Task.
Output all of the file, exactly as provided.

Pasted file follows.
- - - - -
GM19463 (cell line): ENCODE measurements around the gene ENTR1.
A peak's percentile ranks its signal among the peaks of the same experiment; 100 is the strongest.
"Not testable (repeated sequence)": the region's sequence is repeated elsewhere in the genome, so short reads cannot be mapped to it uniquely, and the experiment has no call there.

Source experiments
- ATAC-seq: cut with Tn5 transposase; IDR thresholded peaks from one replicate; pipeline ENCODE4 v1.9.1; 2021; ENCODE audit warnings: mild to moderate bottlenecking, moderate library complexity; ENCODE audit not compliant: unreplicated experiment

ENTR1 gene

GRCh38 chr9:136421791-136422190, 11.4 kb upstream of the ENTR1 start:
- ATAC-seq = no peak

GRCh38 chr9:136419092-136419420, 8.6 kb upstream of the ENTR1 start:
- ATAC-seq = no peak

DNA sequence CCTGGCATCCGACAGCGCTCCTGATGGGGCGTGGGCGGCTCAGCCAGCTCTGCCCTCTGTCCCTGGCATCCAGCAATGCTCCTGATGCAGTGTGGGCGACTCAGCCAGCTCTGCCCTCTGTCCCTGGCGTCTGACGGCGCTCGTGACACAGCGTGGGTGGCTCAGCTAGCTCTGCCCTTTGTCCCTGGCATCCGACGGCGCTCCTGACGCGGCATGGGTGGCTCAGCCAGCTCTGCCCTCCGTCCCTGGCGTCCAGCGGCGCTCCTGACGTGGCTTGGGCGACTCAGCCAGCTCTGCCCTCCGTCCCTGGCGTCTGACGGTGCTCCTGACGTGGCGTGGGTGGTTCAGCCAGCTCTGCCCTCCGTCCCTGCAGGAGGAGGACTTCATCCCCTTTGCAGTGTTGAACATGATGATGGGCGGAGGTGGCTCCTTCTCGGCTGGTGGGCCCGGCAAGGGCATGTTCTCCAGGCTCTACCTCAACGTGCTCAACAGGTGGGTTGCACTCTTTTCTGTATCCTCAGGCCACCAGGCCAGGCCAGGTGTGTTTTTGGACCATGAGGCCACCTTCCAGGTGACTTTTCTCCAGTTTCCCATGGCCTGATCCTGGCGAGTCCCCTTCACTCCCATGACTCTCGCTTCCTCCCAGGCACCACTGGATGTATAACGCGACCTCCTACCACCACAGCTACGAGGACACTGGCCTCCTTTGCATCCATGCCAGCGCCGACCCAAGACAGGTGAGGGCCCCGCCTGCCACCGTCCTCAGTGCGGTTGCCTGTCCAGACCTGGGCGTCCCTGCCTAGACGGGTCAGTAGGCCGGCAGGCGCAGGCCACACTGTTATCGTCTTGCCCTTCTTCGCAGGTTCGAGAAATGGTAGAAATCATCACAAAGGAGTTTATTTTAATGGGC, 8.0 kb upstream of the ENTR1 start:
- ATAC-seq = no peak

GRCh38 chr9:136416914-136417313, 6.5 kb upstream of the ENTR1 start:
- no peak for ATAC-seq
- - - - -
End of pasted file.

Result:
GM19463 (cell line): ENCODE measurements around the gene ENTR1.
A peak's percentile ranks its signal among the peaks of the same experiment; 100 is the strongest.
"Not testable (repeated sequence)": the region's sequence is repeated elsewhere in the genome, so short reads cannot be mapped to it uniquely, and the experiment has no call there.

Source experiments
- ATAC-seq: cut with Tn5 transposase; IDR thresholded peaks from one replicate; pipeline ENCODE4 v1.9.1; 2021; ENCODE audit warnings: mild to moderate bottlenecking, moderate library complexity; ENCODE audit not compliant: unreplicated experiment

ENTR1 gene

GRCh38 chr9:136421791-136422190, 11.4 kb upstream of the ENTR1 start:
- ATAC-seq = no peak

GRCh38 chr9:136419092-136419420, 8.6 kb upstream of the ENTR1 start:
- ATAC-seq = no peak

DNA sequence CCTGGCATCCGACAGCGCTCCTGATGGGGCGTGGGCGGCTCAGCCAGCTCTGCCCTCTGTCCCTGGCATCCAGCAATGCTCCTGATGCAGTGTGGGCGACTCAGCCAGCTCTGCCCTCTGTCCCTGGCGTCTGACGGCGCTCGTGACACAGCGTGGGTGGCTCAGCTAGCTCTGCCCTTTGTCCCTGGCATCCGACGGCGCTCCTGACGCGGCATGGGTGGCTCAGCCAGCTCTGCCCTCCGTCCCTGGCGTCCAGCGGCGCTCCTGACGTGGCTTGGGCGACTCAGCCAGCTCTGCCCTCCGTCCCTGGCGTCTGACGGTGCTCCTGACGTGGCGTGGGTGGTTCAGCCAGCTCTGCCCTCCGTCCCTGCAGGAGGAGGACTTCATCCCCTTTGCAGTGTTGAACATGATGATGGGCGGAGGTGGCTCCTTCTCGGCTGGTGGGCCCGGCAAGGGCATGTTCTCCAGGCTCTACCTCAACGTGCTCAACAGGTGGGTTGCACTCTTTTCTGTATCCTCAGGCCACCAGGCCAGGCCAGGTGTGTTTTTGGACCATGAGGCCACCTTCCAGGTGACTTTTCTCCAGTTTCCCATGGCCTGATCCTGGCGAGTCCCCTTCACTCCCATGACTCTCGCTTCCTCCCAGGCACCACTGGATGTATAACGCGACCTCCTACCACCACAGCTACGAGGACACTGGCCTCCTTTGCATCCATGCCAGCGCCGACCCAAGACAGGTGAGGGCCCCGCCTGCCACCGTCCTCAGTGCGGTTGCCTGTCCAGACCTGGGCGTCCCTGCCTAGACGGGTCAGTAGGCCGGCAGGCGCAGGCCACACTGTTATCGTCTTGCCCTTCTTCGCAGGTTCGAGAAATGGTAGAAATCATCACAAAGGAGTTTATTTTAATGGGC, 8.0 kb upstream of the ENTR1 start:
- ATAC-seq = no peak

GRCh38 chr9:136416914-136417313, 6.5 kb upstream of the ENTR1 start:
- no peak for ATAC-seq